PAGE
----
For some reason, the one time the conspiracy theorists would be right to suggest it’s all about money and big business they’ve gone off on bizzare tangent involving MI5, secret oil fields and the Islamic State insurgency.

My favourite part, personally, is the oil field. Sure, there’s oil off of the Shetlands. And there probably have been recent oil reserves discovered. But the idea that England is keeping the Scottish geology a secret from the Scots to make them think they don’t have the resources to survive as an independent country is absurd. The oil fields would not be as big as some have speculated, and even if they were I doubt any Western government is competent enough to keep it a secret. And by keep it a secret, I am referring to the supposed "fact" that the Prime Minister of Britain “had been alerted to the massive new oil find and had come up to check it out in person.” Because Mr Cameron is an expert in geo-sampling for petroleum, and would risk exposing the resources by flying to Scotland just to check the samples in person.

The real issue is Europe. Britain has an interesting relationship with the European Union – a piece of political Hokey Pokey.

You put the armies in, you take the Euro out, you put the lawyers in and shake the labor laws about…
Britain is in every opt-out the EU has, except on the Common Security Defence Policy, making it the least EU member of the EU, and thus arguably less European than some Caribbean islands. That’s why Britain still has the Pound Sterling, rather than the Euro. And support for leaving the EU is growing in Britain (specifically England). Scotland, however, has a lot of trade links to Europe, and leaving the EU would be very bad for the Scottish economy.

The anti-independence argument that splitting from Britain would require Scotland to re-apply to the EU seems to have worked during the early campaign, but recent talks from England about a 2017 referendum on leaving the EU seems to have swayed the vote recently.

So in short, England wants autonomy and more independence from the EU, and Scotland wants independence from that independence. The question is, then, does Scotland want to maintain its EU ties enough to leave Britain and transition to nationhood, which would involve reclaiming part of the British military, changing the currency, and a large number of other costly alterations.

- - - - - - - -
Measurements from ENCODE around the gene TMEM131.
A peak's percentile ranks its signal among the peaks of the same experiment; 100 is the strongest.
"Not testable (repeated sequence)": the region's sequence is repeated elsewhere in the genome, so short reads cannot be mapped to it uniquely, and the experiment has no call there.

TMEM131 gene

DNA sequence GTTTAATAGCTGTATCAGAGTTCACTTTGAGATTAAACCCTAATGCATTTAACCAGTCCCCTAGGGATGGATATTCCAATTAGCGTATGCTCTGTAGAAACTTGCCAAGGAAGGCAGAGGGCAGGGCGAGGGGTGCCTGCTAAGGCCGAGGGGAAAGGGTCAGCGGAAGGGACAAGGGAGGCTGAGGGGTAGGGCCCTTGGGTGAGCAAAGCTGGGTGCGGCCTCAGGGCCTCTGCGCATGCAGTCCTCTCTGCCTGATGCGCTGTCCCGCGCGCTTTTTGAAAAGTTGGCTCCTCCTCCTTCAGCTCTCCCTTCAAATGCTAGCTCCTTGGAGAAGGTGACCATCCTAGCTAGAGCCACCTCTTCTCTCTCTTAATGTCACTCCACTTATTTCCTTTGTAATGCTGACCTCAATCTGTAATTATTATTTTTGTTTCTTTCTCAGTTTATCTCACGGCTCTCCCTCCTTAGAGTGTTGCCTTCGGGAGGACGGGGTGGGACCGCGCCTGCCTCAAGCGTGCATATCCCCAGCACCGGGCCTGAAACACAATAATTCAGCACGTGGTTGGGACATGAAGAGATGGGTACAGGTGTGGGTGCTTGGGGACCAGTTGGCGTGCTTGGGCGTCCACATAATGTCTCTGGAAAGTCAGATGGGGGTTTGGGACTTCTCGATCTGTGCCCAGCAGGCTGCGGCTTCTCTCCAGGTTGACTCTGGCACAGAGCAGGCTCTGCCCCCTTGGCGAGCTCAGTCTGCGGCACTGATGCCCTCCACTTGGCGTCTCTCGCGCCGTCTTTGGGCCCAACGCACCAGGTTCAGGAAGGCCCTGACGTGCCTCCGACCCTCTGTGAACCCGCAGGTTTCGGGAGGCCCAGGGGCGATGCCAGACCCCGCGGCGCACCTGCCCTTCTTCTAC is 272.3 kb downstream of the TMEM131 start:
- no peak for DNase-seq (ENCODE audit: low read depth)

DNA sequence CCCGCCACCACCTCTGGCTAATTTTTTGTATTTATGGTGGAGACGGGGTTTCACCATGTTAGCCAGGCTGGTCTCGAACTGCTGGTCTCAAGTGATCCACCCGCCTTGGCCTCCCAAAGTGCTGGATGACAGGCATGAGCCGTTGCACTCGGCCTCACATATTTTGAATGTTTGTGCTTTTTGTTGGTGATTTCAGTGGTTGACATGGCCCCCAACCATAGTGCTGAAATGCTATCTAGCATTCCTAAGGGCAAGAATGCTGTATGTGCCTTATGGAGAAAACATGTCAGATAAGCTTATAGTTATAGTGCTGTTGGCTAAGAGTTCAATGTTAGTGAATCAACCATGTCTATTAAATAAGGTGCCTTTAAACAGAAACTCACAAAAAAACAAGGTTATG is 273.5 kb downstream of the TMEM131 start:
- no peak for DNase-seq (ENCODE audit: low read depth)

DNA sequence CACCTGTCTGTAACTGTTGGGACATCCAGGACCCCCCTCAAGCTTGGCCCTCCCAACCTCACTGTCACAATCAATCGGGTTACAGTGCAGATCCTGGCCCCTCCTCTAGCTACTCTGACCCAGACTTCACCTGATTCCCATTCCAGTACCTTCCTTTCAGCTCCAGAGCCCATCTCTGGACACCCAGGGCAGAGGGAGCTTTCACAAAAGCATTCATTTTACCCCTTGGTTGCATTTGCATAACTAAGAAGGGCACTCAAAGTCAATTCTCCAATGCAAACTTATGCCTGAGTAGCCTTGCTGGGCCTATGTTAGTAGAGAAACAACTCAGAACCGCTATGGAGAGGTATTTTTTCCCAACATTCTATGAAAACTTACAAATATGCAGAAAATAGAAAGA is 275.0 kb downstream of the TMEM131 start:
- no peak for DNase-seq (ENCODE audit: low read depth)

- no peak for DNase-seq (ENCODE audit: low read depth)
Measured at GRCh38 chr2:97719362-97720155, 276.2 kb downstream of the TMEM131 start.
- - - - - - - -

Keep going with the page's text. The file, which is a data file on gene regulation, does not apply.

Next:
Weel dae ye, punk?

The question is simple: “Should Scotland be an independent country?”

The answers are simple to – Yes or No. As a result, any prediction is either 100% right or 100% wrong. If you listen to news reports in Australia, and I assume further afield as well, the race is neck and neck, and only a fool would make a call at this point.

Don’t give me that pitying stare, Mr T…
The polling may be close, but it’s also stable (see the data dump below). The referendum was put forward on March 21 2013, and of the 81 regular polls since then the Yes vote has outpolled the No vote three times. (Although admittedly two of those were this month, all three demonstrated a very rapid correction in the following poll – again see the data dump.)

Also, these figures are arguably more reliable than Australian polling since voting in the referendum is not compulsory – much like answering a polling survey.

To get around the 100% right/wrong issue I’m going to rely on the system that has consistently turned around and bit me: comparing my prediction to a baseline of the most simplistic possible analysis. This is normally just applying the latest polls (47.8% Yes, 52.1% No, adjusted to exclude the undecided/other vote) but, given the number of polling services available and the noticeable bias gaps between them, in this case we’ll also use the average of the votes since the referendum was announced.

The “Yes” votes across these surveys average out to around 36.1%, while the “No” voters have a mean result of just under 47.5%. Eliminating the “others” this is a 56.1% vote for the negative.
If my regular losses to the baseline calculations have taught me anything, it is that the simplest formulae are generally the best; for this reason I’ll try to determine the trend in voting opinion through a line-of-best-fit calculation of the poll results.

Here are the results of those 81 polls, compressed beyond legibility:

And here are the proportions of the voting public divided into Yes, No and other camps:

The short term variation is most likely the result of variations in survey methodology since the general trends through most polling houses are reasonably stable (please, please, please see data dump!), but we can plot the general trend by breaking out the old high school maths and calculating the least squares regression line.

For those of you who like to pretend you forgot, the equation of the line is in the form y=mx+c where y is the dependant variable (poll results), x is the independent variable (date of the poll measured in days after 21/3/2013), m is the slope of the line and c is where the line crosses the axis (i.e. the polling on day 0).

The slope is calculated by:

and the value of c by:

Really it’s the value of m that interests us here: the Yes vote is slowly increasing with a value of m = 0.0226 (i.e. the Yes vote increases by 0.0226 percentage points per day), No is decreasing very slowly with m = -0.00518, and others making up the difference with m = -0.0166. (These values do not sum to 0 due to rounding to 3 significant figures.)